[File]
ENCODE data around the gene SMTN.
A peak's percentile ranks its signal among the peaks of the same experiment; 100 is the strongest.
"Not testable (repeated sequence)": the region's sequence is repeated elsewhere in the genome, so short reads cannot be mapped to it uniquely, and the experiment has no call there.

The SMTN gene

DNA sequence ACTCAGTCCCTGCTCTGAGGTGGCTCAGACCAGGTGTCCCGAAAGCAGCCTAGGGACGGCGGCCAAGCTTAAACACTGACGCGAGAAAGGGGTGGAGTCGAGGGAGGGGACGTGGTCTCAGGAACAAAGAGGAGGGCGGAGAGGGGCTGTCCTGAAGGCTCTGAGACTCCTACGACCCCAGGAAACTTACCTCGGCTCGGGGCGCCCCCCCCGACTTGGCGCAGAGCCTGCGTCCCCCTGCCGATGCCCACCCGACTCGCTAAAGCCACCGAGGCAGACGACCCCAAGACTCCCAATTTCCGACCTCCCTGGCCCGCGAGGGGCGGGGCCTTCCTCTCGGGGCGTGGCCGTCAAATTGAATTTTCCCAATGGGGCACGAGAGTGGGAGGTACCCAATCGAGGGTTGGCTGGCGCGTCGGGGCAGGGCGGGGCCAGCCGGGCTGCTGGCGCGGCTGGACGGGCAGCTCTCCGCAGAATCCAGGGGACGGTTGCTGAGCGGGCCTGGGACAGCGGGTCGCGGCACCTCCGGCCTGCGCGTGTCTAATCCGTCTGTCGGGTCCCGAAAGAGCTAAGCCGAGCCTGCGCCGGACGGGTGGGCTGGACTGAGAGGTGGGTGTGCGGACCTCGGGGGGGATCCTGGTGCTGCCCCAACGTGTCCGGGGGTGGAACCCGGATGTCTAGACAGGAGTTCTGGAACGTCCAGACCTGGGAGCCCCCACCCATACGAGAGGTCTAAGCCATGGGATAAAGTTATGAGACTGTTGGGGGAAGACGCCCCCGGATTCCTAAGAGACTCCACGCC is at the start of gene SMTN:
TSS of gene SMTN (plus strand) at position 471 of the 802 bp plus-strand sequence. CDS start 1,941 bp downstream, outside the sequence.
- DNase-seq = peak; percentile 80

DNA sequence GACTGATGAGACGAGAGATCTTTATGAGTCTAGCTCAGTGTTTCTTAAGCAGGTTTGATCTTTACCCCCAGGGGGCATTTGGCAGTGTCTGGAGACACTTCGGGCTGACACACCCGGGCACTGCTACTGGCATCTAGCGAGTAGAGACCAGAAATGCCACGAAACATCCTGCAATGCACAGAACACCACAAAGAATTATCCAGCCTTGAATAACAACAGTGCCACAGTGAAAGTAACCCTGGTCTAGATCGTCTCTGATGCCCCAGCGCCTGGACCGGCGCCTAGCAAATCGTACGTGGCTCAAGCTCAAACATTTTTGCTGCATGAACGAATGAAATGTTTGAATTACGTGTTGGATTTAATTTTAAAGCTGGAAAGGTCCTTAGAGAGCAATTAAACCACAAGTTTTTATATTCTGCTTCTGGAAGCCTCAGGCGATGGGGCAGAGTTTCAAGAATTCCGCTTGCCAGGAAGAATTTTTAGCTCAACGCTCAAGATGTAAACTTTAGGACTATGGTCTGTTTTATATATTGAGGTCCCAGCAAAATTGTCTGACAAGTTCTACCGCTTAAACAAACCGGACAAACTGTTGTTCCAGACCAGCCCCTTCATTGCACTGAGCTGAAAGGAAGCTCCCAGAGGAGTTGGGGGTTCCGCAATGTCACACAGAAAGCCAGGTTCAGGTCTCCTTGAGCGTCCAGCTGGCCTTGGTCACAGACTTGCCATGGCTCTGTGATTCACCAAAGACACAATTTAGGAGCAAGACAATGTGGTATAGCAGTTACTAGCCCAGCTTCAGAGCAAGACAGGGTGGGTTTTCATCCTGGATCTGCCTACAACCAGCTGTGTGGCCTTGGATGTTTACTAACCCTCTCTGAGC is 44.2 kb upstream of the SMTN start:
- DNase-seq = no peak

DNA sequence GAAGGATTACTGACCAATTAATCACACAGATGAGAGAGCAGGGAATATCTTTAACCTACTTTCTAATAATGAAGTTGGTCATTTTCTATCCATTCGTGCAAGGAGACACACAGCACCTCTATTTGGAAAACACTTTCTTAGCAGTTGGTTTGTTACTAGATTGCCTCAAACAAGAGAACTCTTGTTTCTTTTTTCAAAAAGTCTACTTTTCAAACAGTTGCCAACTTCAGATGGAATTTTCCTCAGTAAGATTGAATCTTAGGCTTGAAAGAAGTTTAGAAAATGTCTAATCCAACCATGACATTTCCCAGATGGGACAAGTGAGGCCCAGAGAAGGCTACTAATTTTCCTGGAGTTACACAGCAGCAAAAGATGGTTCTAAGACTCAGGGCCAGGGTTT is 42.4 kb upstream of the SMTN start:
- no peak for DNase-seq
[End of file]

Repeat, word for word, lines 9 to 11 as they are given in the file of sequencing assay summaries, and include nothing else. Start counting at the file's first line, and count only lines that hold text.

- DNase-seq = no peak

DNA sequence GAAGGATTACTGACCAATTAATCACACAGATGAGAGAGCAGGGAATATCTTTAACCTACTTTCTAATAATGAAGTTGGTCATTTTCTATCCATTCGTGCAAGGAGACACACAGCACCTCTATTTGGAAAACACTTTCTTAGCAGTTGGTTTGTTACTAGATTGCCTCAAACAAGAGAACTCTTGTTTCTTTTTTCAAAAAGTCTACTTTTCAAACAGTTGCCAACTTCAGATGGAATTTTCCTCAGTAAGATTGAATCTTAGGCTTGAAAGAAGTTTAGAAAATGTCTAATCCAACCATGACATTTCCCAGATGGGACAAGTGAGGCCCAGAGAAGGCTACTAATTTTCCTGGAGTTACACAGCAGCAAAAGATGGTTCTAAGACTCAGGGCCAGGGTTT is 42.4 kb upstream of the SMTN start:
- no peak for DNase-seq